Las Claves del Éxito

By: Ciera Thomas

My first week in Madrid has been a dream. I first got off the plane, and was immediately prompted to use the Metro. I know a lot of people called Ubers, or had drivers waiting for them, but I had just flown from JFK where I had to take the subway anyway, so I thought to myself “porque no?” I was pleasantly surprised at how simple it was and, even more how clean it was. Immensely cleaner than New York City. But I saw the real beauty of the city as soon as I walked up the steps out of the Metro station at Anton Martin. I immediately saw colorful, intricate buildings lining the streets. They were beautiful. Each street and alleyway looked as if it would lead me to a new adventure.

During orientation, I met other Pitt students, as well as students from several other schools. We immediately bonded as we spent the next few days together. I found it very easy to talk to any one of them! We all began discovering many things about the culture, such as how uncommon it is to split a check…especially if you’re eating with 11 other people. Oops. But we also discovered great things such as el segundo desayuno (second breakfast) or how environmentally conscious everyone is here. There is hardly any litter on the streets, they charge for shopping bags, and a lot of people have multiple bins in their own homes for very specific recyclable items. It’s truly amazing in my opinion.

After a few days, it was time to move into our new homes. I got really lucky and was placed on Gran Via, which is right at the heart of the city. There are so many places to explore around here and I have the next two months to do it! I met my host mom and she is such a sweet lady. She knows a lot of English, so many of our conversations have been half in English and half in Spanish and we help each other get better in our respective languages. I hope to be able to learn more, and my comprehension of the language is getting better. I was listening to a song in Spanish that I used to listen to and not know the words, and I picked up on a lot more words than I have before. It was a great feeling.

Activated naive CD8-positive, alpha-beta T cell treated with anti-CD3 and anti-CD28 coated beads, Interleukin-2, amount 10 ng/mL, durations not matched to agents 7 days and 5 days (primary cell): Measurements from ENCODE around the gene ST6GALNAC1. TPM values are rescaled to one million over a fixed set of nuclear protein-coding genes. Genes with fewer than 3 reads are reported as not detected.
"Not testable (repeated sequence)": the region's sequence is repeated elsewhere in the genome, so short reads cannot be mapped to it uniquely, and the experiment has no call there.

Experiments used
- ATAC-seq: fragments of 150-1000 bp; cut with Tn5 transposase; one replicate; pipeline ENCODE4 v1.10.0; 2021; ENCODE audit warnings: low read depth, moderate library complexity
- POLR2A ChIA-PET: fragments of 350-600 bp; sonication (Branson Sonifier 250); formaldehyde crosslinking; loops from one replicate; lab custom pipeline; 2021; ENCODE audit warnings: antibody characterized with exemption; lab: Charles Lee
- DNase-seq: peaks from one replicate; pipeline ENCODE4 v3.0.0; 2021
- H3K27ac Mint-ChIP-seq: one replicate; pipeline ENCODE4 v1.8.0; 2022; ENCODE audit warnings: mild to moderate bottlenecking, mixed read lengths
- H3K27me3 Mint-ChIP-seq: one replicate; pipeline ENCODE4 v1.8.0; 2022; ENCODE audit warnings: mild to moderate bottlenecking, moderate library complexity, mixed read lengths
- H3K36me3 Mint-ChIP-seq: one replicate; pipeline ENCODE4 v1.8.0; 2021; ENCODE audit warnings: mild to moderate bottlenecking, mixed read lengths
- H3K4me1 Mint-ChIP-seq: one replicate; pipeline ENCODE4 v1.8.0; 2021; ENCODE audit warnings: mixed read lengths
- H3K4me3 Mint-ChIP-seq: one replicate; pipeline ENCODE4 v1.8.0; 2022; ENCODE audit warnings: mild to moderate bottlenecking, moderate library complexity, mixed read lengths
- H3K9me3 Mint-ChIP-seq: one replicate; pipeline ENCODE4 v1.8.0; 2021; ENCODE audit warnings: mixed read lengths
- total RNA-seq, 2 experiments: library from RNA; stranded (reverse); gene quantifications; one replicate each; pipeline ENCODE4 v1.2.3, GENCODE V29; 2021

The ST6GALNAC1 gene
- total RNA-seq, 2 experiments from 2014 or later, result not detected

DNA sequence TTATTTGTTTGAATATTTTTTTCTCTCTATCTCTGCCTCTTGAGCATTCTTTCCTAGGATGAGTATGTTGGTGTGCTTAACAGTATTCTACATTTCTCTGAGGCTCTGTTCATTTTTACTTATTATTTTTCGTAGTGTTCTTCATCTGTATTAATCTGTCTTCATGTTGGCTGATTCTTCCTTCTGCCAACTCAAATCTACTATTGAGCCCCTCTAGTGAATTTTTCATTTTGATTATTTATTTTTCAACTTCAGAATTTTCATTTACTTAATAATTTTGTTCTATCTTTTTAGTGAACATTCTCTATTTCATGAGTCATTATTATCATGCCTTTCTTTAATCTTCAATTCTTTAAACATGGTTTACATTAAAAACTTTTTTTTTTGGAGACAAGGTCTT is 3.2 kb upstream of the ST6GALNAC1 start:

I am working at a school called La Casita de Ingles as the media production intern, so I will be mainly working in the audiovisual field. In my opinion, the most important skill in this field is the ability to learn quickly and build on what you know, since there are a lot of technical skills involved. For example, in this field we use a lot of Adobe editing software such as Premiere Pro and Photoshop. It’s usually the industry standard. Once you begin learning one application, there is a lot of overlap between them so you are able to build on what you know. The same goes for camera equipment. Every camera has the same basic functions, so it’s important to know the basics such as ISO and shutter speed. That way wherever you end up working, you have the basic knowledge of how to use the equipment that is provided to you. I did not bring my own camera to Spain, but my company is letting me use ones they have. It is important that I know how to use them or be able to figure out how to use them quickly, because I will already be filming something this week. Many of these skills are transferrable to every part of this industry.

Another very important skill is having “an eye”. Not a literal eyeball, but being able to see a shot before you take it. Or, being able to make a boring event look and seem interesting. Creating something that is aesthetically pleasing. At my job, my supervisor specifically asked me to help them make their social media accounts, specifically instagram, more visually interesting and trying to create one aesthetic. The photo I posted above is an example of my own creativity and my own eye. I am going to try to pick a different color each week, find things around the city in that color, and make a collage out of it as a fun way to document my experience here.

As far as skills relevant to Spain, being bilingual is definitely an added bonus. In my company they only hire native English speakers since they are known for teaching kids English very well. It helps in videos when they can film something in English or Spanish, and be able to translate it in the captions or any other titles on screen. I don’t think there are any more skills that are specifically relevant to this country because I believe any skill you can use here can be used anywhere else. I also think that I would need to work a bit longer to be able to evaluate that because I have only been working here for a day so far.